Beside the yellow vests demonstrating in France for the past two months, there was another significant event hitting the headlines in France in December 2018. Four NGOs including Greenpeace and Oxfam have launched a campaign to sue the French government over “insufficient” climate change action. This campaign is called “L’affaire du siècle”, in English: “the case of the century”. The idea is to force the French government to follow its commitments to protect its citizens. Environmental actions have often been used by French politicians during their campaign to gain the votes of a growing share of the population concerned by the damaging impacts of climate change. However, little has been done so far, even if some of those commitments are now written in the French laws, with clear targets set.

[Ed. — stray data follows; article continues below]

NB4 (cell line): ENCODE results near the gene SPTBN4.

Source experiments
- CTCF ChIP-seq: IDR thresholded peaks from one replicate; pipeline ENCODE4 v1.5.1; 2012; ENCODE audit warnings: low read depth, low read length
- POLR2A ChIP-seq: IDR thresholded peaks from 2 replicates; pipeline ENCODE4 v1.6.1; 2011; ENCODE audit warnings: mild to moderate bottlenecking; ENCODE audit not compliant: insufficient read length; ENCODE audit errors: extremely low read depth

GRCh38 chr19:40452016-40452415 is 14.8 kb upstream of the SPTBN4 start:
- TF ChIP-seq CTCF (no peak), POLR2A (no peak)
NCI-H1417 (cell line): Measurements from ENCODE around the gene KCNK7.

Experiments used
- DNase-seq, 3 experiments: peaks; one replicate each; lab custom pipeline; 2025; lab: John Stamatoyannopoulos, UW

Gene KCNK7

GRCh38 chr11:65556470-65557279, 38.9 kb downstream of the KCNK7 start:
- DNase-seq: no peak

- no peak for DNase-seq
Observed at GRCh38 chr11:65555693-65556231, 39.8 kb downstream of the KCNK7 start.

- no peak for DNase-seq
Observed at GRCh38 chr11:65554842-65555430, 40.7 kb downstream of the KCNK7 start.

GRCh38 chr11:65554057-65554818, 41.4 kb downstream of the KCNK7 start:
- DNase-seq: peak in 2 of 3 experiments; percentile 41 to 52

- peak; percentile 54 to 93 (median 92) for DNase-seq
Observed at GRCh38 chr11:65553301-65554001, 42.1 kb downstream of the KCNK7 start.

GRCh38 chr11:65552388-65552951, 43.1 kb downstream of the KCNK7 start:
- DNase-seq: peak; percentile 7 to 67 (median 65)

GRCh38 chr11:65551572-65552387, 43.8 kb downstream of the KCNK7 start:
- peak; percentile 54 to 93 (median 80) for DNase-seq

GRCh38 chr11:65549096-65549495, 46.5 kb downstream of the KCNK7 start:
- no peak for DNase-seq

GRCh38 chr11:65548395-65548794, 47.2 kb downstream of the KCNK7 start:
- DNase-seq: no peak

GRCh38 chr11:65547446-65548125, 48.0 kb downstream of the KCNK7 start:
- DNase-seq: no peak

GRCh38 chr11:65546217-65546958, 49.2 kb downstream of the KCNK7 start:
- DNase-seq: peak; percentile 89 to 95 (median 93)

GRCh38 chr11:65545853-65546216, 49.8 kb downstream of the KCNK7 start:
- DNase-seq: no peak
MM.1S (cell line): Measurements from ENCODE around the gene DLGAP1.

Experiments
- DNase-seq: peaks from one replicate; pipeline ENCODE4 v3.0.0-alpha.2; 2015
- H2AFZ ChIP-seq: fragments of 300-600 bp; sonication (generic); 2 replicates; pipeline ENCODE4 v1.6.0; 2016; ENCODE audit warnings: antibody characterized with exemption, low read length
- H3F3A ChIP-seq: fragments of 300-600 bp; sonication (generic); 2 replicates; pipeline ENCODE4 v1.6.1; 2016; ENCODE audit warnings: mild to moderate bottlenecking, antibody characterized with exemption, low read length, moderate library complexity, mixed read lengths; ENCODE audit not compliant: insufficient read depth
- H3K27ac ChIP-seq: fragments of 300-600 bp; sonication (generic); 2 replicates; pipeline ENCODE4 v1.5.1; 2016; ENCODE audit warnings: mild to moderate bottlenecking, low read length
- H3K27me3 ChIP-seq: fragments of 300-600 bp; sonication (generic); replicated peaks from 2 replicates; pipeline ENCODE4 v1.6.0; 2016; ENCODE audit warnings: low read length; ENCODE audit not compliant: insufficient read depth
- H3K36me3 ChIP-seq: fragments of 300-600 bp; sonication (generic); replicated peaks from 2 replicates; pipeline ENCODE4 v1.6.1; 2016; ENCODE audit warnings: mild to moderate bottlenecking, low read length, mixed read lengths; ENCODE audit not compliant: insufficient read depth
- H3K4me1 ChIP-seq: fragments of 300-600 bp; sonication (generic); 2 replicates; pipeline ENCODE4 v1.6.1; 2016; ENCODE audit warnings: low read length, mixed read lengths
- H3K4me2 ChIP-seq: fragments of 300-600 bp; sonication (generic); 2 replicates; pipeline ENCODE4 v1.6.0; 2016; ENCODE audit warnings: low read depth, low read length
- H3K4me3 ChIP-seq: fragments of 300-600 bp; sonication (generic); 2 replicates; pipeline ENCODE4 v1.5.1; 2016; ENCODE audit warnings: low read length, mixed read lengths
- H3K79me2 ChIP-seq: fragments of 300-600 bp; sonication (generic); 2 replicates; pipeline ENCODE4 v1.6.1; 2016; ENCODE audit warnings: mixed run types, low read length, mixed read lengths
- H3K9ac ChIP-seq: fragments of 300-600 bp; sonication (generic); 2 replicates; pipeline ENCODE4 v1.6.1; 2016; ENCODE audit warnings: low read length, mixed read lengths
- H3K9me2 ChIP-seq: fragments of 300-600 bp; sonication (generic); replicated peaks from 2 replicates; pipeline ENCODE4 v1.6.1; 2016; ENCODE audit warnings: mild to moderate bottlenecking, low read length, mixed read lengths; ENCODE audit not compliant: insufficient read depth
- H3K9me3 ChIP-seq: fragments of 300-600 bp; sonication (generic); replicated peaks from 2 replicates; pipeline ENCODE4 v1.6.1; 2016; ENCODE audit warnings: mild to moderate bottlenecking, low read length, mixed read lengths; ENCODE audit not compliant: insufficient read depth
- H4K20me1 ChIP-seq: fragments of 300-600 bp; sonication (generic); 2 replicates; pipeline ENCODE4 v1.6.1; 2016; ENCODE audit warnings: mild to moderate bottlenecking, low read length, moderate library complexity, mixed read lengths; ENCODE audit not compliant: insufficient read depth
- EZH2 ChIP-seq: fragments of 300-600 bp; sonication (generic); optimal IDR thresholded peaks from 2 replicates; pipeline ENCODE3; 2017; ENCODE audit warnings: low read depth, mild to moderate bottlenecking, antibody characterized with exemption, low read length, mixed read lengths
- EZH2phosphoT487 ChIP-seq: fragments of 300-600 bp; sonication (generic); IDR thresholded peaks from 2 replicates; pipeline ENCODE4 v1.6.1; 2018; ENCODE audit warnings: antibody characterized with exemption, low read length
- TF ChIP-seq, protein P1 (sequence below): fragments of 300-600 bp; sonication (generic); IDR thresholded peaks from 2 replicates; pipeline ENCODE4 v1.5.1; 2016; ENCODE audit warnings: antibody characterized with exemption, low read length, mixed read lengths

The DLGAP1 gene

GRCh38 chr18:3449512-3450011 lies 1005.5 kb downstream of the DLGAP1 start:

As a lever of pressure, NGOs launched an online petition to support their intention. In only two days, the petition received one million signatures! A national record in France. By early January 2019, it was not one but two million signatures. As a first step, a request was sent to the government asking for compensations and more importantly proof that its environmental commitments are being executed. The state has two months to reply before the case is brought to the court. If the NGOs win this case, the judge could sentence the government to implement all actions required to reach the objectives set by the law. This campaign was directly inspired from a similar law suit carried by the NGO ‘Urgenda’ in Holland.

So, what made this campaign so successful?
– First, the timing: The findings of the latest IPCC report were widely broadcasted in France. Biodiversity loss, devastating fires and other social and environmental impacts of climate change are making daily news.